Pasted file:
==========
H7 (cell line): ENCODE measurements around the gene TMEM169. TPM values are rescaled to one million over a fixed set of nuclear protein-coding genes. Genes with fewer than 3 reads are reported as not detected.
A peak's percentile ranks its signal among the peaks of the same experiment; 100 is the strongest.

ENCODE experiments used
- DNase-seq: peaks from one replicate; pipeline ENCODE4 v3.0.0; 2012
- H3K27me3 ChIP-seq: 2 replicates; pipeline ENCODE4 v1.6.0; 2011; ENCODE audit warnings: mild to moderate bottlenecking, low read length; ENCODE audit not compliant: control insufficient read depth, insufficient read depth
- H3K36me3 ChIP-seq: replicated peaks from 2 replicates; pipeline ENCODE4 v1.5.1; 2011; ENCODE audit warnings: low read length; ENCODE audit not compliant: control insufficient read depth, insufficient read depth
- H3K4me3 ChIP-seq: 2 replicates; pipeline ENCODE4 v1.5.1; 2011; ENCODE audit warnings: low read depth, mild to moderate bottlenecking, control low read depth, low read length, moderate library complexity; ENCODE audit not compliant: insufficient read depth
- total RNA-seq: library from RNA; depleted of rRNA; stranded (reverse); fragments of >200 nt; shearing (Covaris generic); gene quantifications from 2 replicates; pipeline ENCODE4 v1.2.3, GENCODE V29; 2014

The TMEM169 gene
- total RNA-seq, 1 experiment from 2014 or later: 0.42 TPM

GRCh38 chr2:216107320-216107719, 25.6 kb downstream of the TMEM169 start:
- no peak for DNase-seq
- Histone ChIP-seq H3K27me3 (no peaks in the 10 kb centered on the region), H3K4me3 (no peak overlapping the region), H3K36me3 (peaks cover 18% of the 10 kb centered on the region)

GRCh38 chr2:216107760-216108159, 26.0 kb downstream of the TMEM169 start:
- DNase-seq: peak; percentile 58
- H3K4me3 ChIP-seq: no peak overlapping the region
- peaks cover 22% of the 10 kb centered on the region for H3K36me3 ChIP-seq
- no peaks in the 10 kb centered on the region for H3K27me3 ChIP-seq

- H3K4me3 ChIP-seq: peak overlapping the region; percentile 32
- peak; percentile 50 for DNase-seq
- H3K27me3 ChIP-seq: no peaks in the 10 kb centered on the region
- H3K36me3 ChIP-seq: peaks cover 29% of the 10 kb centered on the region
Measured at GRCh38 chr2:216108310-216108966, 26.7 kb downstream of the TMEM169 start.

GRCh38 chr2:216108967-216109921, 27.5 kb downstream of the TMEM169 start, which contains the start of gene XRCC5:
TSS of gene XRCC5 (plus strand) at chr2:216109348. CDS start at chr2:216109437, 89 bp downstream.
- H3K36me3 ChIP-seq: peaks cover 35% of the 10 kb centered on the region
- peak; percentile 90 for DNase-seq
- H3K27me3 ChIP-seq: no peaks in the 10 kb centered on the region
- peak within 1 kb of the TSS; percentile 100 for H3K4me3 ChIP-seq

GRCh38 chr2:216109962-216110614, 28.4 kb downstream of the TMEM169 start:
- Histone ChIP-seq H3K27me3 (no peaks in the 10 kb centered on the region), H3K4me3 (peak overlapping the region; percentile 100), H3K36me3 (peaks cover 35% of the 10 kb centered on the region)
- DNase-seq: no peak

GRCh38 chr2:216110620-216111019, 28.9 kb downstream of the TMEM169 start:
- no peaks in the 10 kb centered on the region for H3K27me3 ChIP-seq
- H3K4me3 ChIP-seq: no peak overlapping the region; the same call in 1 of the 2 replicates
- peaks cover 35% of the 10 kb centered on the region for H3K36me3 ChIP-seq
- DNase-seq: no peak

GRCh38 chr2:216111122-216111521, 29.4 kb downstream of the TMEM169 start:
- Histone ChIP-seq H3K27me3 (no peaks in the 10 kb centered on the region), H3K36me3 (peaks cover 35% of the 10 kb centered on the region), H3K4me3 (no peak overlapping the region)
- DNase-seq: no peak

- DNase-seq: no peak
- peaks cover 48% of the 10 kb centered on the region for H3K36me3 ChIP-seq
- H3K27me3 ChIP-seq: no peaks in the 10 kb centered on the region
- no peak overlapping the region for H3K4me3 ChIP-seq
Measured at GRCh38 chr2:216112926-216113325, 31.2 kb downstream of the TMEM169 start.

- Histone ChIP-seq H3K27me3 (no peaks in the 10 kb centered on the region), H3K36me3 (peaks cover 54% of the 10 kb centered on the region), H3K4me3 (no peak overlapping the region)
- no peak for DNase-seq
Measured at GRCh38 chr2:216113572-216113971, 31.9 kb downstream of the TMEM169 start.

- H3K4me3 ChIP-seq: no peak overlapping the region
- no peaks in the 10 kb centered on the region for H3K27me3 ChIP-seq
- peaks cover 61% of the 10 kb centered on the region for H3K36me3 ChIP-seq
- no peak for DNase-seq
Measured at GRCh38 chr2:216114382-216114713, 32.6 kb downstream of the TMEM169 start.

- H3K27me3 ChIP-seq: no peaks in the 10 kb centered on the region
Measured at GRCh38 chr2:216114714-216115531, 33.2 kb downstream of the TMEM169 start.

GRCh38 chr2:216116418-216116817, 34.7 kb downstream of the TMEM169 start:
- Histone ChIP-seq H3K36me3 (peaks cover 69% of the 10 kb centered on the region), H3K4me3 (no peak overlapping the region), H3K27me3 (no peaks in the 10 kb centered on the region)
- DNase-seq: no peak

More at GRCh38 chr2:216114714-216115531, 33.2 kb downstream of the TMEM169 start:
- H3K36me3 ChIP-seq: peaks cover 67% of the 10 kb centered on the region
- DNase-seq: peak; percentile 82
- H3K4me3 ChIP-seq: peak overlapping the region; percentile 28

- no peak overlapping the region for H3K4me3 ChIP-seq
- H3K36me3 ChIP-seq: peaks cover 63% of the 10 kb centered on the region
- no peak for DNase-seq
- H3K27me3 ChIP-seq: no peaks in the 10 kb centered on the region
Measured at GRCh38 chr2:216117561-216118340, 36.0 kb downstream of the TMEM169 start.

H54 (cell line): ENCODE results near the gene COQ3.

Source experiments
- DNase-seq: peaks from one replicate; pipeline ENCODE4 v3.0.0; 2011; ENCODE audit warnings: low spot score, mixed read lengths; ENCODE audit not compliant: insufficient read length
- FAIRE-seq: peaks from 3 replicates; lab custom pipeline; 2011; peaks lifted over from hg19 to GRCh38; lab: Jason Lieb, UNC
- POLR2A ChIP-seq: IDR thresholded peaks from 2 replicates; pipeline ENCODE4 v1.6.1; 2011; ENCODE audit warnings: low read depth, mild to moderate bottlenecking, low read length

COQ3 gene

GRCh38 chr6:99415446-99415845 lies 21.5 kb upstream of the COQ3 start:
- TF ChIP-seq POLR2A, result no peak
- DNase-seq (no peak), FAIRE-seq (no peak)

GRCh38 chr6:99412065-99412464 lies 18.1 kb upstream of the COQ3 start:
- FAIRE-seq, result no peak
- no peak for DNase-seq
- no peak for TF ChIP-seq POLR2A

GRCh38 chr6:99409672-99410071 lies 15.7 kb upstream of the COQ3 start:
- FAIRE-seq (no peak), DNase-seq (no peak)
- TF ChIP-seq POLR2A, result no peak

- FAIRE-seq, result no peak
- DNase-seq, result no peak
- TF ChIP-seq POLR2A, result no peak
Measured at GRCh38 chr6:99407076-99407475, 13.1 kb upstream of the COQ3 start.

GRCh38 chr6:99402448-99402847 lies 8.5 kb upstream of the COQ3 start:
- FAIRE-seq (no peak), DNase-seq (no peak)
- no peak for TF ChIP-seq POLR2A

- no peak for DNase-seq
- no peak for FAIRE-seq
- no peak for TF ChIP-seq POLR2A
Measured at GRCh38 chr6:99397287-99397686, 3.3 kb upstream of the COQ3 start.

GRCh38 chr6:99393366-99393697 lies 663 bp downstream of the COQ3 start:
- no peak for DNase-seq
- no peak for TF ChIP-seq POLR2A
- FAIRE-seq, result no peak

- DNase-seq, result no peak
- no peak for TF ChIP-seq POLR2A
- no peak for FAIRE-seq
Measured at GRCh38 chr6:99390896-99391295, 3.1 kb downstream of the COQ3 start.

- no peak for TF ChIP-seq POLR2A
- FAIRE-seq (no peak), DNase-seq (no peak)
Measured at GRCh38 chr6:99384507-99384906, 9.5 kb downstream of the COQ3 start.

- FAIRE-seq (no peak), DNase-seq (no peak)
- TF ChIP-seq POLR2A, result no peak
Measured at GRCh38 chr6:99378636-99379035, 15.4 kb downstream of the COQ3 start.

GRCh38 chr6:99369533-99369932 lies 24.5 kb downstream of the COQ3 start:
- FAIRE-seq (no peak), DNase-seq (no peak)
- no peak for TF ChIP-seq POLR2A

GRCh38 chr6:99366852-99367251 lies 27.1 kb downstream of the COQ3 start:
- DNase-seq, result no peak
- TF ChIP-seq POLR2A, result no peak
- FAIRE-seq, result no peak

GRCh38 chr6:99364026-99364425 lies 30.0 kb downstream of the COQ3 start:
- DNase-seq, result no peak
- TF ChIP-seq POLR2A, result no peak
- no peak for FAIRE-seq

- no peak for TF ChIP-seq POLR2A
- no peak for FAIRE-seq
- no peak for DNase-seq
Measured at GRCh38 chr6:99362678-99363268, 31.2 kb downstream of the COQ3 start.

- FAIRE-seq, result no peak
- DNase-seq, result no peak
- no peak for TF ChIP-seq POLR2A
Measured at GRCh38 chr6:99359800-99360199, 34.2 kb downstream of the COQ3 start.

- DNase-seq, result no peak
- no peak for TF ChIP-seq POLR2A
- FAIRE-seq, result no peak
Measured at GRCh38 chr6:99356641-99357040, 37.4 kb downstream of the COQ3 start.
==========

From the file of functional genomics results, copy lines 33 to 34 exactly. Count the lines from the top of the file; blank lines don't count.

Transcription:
GRCh38 chr2:216110620-216111019, 28.9 kb downstream of the TMEM169 start:
- no peaks in the 10 kb centered on the region for H3K27me3 ChIP-seq